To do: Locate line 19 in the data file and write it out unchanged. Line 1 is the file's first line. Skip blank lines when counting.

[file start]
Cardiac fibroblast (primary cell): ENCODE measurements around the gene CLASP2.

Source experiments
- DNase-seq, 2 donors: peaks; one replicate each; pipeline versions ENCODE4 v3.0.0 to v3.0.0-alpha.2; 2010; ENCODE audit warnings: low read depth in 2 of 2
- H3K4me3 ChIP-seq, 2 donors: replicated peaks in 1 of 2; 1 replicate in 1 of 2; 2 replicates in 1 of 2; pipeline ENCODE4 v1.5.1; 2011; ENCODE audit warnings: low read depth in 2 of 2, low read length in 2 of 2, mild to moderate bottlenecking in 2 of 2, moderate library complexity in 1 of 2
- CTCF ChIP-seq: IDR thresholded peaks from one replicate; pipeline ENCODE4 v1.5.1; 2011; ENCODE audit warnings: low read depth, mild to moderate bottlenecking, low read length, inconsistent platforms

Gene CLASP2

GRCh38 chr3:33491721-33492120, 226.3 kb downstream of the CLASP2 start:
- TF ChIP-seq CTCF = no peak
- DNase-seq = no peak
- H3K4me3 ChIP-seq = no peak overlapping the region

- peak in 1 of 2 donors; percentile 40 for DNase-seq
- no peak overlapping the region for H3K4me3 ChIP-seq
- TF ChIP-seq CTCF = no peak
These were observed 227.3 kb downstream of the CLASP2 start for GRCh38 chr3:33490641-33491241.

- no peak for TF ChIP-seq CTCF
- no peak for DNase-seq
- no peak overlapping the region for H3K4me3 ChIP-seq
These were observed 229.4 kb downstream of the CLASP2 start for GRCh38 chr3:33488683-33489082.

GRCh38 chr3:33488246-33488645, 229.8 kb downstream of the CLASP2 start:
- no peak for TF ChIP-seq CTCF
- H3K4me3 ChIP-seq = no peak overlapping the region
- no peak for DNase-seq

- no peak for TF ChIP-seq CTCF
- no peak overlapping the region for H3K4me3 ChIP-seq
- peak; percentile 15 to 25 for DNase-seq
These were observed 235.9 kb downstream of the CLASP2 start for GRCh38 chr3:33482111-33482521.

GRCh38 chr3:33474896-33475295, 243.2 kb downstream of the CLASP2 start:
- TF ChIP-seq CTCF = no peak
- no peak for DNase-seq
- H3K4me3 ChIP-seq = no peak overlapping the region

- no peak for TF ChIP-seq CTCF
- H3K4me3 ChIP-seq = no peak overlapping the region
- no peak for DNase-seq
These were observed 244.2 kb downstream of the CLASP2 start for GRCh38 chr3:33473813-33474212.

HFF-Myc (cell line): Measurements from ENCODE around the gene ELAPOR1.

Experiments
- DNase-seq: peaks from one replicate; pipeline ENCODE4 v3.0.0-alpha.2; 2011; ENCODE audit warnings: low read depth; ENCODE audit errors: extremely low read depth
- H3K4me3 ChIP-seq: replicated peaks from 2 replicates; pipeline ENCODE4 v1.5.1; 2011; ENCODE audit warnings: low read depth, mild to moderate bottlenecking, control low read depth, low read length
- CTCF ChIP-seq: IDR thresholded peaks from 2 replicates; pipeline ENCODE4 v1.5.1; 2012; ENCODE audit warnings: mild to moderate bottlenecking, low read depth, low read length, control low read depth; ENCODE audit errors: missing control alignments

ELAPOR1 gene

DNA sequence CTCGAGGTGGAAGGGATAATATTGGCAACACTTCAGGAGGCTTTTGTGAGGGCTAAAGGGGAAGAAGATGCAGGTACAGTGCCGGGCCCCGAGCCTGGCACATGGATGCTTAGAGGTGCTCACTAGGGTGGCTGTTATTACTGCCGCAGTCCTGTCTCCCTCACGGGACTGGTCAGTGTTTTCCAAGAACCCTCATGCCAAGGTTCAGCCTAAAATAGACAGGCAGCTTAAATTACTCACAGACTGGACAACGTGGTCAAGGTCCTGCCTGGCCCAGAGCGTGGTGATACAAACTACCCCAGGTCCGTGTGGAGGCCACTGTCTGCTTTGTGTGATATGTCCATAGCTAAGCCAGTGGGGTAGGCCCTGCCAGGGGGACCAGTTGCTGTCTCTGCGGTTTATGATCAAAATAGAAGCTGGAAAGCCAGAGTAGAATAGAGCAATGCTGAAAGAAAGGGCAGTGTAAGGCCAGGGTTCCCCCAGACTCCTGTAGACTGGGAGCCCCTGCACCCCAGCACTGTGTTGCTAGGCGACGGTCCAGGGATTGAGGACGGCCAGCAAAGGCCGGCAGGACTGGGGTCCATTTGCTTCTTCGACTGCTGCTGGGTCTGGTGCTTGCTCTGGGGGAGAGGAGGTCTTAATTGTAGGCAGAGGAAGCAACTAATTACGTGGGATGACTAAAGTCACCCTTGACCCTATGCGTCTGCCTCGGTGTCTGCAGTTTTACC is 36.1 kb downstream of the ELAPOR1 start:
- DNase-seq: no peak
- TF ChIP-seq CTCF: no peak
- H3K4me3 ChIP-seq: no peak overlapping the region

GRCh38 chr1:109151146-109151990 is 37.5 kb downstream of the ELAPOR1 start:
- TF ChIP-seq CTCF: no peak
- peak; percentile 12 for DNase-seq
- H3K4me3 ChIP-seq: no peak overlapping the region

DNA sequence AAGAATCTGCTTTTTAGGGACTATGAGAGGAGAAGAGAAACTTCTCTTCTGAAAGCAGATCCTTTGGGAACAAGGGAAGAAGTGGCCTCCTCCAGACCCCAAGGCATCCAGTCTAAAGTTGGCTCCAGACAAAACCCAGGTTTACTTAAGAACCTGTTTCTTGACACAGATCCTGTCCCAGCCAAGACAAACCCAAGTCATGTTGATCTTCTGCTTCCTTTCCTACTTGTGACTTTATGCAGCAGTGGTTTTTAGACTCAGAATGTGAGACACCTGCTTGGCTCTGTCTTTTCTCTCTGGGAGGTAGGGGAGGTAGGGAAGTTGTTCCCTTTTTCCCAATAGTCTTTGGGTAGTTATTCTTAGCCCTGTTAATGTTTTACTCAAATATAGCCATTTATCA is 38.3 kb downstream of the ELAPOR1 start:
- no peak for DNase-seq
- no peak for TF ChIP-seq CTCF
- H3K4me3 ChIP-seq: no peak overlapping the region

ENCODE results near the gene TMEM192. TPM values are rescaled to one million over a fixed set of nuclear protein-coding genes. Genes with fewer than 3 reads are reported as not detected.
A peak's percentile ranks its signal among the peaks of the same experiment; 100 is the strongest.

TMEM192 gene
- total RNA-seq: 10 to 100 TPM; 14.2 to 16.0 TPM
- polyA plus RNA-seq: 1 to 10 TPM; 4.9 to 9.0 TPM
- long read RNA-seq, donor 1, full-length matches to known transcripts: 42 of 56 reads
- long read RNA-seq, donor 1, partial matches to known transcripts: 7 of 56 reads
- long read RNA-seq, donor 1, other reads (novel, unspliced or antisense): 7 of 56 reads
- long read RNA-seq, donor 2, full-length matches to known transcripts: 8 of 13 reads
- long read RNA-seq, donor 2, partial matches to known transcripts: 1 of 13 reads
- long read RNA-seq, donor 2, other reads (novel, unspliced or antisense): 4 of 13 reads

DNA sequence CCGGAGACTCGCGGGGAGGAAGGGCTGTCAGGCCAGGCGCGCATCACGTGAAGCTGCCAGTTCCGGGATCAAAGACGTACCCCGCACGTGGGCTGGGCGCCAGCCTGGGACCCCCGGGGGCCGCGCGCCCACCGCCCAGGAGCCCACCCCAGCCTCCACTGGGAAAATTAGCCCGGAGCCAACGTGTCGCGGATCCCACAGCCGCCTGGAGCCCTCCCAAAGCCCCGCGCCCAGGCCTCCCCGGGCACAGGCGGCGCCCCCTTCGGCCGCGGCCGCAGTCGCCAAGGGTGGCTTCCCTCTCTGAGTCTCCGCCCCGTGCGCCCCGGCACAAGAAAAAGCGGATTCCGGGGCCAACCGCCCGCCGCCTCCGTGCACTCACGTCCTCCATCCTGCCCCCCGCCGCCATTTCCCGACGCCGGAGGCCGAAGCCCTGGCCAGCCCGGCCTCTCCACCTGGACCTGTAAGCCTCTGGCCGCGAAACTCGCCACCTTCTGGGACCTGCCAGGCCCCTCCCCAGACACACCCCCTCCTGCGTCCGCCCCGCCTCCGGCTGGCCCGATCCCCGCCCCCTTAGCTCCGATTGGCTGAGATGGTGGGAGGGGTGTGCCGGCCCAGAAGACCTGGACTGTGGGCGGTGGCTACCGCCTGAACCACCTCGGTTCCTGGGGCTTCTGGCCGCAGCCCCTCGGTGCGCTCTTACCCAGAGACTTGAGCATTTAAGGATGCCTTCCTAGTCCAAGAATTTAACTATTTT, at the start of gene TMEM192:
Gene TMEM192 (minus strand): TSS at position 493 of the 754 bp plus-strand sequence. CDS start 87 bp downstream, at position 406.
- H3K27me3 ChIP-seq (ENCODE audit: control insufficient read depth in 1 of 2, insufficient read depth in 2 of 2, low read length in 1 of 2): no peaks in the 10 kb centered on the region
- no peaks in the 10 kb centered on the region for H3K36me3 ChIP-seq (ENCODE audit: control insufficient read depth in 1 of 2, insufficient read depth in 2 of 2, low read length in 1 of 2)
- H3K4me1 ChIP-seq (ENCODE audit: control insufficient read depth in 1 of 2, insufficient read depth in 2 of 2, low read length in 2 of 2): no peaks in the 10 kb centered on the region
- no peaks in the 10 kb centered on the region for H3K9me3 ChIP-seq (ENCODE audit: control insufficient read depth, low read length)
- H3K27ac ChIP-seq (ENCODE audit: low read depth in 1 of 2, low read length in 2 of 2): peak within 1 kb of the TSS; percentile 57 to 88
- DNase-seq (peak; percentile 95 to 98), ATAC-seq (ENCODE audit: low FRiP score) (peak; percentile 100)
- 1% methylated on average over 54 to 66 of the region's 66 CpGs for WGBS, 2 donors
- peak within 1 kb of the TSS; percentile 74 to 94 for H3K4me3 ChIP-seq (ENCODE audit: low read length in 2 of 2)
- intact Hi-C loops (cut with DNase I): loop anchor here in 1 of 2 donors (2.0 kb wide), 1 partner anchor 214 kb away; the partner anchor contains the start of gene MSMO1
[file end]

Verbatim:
GRCh38 chr3:33488246-33488645, 229.8 kb downstream of the CLASP2 start: